Life on the moon? It could have happened

Moon and Earth
The moon passes across Earth’s disk in a 2015 image captured by the DSCOVR satellite from its observation point, a million miles out in space. (Credit: NASA / NOAA)

The moon is one of the last places in the solar system you’d expect to find life today, but astrobiologists say life could have found a foothold there billions of years ago.

The life-on-the-moon question could provide a focus for future science missions to the moon in the years ahead, and mesh with similar searches on more promising worlds such as Mars, the Jovian moon Europa and the Saturnian moon Enceladus.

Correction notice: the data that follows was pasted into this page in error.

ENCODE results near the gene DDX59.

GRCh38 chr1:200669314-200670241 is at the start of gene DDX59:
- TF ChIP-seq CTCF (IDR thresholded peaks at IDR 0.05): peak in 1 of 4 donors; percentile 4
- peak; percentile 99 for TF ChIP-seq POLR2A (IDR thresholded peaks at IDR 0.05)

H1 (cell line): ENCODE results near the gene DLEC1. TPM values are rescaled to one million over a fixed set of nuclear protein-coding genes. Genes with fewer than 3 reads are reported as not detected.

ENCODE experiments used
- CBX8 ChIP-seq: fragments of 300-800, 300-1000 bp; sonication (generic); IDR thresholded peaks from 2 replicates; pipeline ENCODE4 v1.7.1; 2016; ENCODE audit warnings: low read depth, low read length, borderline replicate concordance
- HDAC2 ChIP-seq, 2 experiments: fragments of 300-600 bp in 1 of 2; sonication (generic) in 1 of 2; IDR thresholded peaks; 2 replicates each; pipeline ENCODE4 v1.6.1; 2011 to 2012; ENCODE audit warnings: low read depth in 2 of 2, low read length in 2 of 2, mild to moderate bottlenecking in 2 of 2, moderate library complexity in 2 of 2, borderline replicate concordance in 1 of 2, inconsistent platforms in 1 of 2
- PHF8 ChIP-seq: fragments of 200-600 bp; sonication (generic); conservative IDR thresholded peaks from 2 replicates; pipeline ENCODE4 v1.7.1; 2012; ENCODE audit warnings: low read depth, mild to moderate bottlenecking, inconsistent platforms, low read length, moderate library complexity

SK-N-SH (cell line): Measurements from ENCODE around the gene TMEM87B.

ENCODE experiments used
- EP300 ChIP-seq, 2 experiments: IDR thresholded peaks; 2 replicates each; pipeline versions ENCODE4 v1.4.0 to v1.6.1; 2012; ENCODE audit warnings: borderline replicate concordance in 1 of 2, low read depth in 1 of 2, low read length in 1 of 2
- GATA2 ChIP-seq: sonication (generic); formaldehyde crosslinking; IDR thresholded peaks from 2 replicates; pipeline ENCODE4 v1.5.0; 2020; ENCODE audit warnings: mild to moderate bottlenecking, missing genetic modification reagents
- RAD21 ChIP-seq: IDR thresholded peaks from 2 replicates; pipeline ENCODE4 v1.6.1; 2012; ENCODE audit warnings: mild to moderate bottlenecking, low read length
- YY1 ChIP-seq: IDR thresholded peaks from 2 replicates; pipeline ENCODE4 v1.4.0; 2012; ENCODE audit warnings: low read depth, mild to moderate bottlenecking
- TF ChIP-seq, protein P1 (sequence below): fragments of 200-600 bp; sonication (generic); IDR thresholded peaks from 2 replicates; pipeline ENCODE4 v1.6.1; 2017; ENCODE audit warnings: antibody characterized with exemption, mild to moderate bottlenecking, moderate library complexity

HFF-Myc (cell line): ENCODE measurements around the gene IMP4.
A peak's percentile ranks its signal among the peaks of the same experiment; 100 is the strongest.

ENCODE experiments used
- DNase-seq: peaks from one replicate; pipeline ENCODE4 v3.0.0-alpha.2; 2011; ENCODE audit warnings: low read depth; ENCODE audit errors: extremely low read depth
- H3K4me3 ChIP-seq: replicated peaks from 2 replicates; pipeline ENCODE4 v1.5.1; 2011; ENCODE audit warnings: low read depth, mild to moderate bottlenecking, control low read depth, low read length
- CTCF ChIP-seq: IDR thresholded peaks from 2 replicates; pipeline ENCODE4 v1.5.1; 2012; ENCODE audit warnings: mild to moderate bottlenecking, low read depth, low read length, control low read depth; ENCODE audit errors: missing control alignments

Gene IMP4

In a study published online today by the journal Astrobiology, Washington State University’s Dirk Schulze-Makuch and the University of London’s Ian Crawford pinpoint two spans of time when conditions on the moon might have supported simple lifeforms.

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By Alan Boyle

Mastermind of Cosmic Log, contributor to GeekWire and Universe Today, author of "The Case for Pluto: How a Little Planet Made a Big Difference," past president of the Council for the Advancement of Science Writing.

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